counsel  for  the  Appellants  sought  to  rely  on  Poddar   Steel
        Corporation v. Ganesh  Engineering  Works  (1991)  3  SCC  273  and
        Kanhaiya Lal.
      6. This Court, and even  more  so  the  High  Court  as  well  as  the
         subordinate courts have to face  lengthy  arguments  in  each  case
         because of the  practice  of  citing  innumerable  decisions  on  a
         particular point of law.  The  correct  approach  is  to  predicate
         arguments on the decision which  holds  the  field,  which  in  the
         present case is Tata Cellular v. Union of India (1994)  6  SCC  651
         rendered by a three-Judge Bench.  The rule of precedence, which  is
         an  integral  part  of  our  jurisprudence,  mandates   that   this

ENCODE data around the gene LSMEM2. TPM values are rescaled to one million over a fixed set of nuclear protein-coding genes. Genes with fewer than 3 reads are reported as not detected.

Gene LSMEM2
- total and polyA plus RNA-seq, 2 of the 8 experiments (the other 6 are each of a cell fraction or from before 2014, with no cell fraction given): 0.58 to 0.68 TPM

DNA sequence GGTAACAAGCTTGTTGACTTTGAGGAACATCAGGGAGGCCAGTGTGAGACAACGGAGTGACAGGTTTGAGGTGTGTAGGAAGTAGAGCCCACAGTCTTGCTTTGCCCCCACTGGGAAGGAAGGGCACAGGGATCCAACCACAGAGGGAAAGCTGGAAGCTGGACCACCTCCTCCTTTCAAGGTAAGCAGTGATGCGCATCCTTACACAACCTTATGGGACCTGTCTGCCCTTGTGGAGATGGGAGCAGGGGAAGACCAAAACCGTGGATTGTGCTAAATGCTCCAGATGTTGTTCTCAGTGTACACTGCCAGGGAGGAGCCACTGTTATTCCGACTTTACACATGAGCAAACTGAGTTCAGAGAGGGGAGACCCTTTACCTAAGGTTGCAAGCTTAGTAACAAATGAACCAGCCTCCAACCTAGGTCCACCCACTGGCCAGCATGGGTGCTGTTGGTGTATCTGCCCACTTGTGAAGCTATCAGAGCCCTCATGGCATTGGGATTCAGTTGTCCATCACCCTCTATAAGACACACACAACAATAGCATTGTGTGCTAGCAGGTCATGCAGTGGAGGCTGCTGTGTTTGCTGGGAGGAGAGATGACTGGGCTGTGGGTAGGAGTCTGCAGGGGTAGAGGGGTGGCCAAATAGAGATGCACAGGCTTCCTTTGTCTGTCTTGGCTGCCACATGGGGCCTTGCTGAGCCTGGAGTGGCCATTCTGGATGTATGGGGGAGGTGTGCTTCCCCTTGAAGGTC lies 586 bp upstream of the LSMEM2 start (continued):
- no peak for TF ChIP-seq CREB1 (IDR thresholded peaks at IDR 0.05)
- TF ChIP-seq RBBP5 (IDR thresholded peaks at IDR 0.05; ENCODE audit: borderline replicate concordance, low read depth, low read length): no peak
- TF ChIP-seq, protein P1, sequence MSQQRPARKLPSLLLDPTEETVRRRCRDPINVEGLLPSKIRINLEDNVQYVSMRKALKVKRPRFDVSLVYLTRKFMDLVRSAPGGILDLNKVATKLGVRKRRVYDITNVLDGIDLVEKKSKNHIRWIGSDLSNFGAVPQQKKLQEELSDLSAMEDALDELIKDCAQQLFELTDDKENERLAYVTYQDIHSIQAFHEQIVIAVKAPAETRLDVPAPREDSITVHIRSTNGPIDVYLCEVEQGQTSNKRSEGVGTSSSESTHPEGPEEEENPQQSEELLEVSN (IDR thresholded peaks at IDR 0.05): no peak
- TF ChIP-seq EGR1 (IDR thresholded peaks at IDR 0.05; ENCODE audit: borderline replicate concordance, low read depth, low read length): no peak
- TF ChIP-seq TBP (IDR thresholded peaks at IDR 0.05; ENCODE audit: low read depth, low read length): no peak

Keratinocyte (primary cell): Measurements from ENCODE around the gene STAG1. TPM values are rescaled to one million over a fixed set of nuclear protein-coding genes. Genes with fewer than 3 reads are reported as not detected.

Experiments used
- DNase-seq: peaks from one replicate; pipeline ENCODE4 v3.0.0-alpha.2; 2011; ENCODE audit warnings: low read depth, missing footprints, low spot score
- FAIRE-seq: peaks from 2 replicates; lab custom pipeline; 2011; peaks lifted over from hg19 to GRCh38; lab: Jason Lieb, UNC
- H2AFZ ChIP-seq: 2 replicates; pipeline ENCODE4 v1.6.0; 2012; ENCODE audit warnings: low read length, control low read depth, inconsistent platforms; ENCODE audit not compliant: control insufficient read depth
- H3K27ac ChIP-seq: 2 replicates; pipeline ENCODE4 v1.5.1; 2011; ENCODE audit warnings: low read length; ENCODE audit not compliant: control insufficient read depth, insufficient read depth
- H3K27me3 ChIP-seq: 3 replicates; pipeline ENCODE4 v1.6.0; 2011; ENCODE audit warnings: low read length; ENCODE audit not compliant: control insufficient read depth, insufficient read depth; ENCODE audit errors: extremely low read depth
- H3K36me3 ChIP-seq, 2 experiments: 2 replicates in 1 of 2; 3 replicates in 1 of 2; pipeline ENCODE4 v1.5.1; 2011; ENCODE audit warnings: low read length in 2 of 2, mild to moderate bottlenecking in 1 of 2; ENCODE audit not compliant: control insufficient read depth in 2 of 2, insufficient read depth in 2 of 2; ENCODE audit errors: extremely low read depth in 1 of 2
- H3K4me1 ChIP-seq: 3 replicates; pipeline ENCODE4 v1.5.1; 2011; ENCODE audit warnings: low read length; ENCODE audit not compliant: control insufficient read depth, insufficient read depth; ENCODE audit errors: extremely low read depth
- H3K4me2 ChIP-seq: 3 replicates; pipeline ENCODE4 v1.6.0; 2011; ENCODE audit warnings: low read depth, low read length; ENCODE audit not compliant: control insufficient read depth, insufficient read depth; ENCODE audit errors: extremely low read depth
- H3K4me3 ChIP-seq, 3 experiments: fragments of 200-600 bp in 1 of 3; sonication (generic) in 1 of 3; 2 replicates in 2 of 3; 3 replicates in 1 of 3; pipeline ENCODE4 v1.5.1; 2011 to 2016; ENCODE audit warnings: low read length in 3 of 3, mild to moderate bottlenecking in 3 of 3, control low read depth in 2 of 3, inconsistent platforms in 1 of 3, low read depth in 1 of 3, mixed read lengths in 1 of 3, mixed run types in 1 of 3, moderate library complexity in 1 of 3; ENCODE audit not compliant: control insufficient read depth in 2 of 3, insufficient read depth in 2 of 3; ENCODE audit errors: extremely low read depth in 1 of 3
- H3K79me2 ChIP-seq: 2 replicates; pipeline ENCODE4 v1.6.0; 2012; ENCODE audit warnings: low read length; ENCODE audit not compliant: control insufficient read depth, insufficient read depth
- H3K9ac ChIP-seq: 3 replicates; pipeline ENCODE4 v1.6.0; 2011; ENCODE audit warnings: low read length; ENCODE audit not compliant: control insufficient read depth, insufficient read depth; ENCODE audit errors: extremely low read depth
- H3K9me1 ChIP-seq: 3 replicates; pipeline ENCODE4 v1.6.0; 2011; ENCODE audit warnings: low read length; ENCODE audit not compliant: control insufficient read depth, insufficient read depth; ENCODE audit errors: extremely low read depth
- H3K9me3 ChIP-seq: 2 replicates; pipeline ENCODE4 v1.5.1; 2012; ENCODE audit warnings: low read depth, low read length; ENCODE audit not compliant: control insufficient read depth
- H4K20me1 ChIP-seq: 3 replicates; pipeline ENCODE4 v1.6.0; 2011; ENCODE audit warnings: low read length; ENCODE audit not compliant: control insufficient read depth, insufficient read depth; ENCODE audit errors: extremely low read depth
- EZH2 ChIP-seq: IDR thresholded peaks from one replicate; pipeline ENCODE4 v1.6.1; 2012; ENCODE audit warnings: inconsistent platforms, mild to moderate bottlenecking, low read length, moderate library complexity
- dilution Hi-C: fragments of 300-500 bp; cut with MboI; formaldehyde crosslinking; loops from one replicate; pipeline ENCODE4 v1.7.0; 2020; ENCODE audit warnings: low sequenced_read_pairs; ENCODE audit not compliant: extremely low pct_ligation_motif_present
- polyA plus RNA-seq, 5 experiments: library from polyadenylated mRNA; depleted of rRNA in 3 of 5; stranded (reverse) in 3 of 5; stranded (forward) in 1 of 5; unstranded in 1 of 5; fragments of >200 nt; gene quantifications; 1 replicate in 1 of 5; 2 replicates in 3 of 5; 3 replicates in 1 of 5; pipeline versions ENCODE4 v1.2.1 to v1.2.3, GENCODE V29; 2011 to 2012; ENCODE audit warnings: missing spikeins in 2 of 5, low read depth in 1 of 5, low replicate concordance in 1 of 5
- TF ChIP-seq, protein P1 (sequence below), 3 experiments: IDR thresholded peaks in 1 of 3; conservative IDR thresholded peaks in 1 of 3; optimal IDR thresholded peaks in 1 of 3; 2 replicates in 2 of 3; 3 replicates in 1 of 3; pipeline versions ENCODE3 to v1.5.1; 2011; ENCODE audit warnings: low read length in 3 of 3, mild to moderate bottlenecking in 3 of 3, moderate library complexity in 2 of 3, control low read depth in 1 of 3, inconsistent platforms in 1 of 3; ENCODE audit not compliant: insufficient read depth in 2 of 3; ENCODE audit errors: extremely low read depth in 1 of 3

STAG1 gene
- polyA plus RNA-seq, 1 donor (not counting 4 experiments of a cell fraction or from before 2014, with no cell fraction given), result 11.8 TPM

exposition of law must be followed and applied even by  co-ordinate
         or co-equal Benches  and  certainly  by  all  smaller  Benches  and
         subordinate Courts.  We hasten to clarify  that  if  a  co-ordinate
         Bench considers the ratio decidendi of the previous Bench to be  of
         doubtful efficacy, it must comply with the discipline of requesting
         Hon’ble  the  Chief  Justice  to   constitute   a   larger   Bench.
         Furthermore there are some instances of decisions even of a  Single
         Judge,  which  having  withstood  the  onslaughts  of   time   have
         metamorphosed into high authority demanding reverence and adherence
         because of its vintage and following in  contradistinction  of  the
         strength of the Bench.  This is a significant characteristic of the